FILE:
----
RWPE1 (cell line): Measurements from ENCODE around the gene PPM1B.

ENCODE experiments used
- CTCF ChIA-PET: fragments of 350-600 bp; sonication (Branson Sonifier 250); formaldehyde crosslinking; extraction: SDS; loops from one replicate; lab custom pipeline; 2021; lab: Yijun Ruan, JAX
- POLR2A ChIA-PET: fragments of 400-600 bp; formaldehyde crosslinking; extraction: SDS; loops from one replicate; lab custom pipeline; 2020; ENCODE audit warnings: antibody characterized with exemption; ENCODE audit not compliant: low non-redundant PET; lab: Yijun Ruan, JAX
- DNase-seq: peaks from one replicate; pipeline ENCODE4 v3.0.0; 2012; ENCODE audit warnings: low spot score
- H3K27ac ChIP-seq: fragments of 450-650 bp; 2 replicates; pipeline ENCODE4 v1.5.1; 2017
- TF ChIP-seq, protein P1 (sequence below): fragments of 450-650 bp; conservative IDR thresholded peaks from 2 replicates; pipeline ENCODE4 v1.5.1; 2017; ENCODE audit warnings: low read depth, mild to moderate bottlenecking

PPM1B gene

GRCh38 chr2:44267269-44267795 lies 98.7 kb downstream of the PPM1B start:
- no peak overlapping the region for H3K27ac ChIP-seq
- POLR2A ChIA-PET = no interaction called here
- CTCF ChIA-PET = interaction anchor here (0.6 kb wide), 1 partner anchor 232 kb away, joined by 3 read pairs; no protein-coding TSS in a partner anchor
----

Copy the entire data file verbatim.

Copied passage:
RWPE1 (cell line): Measurements from ENCODE around the gene PPM1B.

ENCODE experiments used
- CTCF ChIA-PET: fragments of 350-600 bp; sonication (Branson Sonifier 250); formaldehyde crosslinking; extraction: SDS; loops from one replicate; lab custom pipeline; 2021; lab: Yijun Ruan, JAX
- POLR2A ChIA-PET: fragments of 400-600 bp; formaldehyde crosslinking; extraction: SDS; loops from one replicate; lab custom pipeline; 2020; ENCODE audit warnings: antibody characterized with exemption; ENCODE audit not compliant: low non-redundant PET; lab: Yijun Ruan, JAX
- DNase-seq: peaks from one replicate; pipeline ENCODE4 v3.0.0; 2012; ENCODE audit warnings: low spot score
- H3K27ac ChIP-seq: fragments of 450-650 bp; 2 replicates; pipeline ENCODE4 v1.5.1; 2017
- TF ChIP-seq, protein P1 (sequence below): fragments of 450-650 bp; conservative IDR thresholded peaks from 2 replicates; pipeline ENCODE4 v1.5.1; 2017; ENCODE audit warnings: low read depth, mild to moderate bottlenecking

PPM1B gene

GRCh38 chr2:44267269-44267795 lies 98.7 kb downstream of the PPM1B start:
- no peak overlapping the region for H3K27ac ChIP-seq
- POLR2A ChIA-PET = no interaction called here
- CTCF ChIA-PET = interaction anchor here (0.6 kb wide), 1 partner anchor 232 kb away, joined by 3 read pairs; no protein-coding TSS in a partner anchor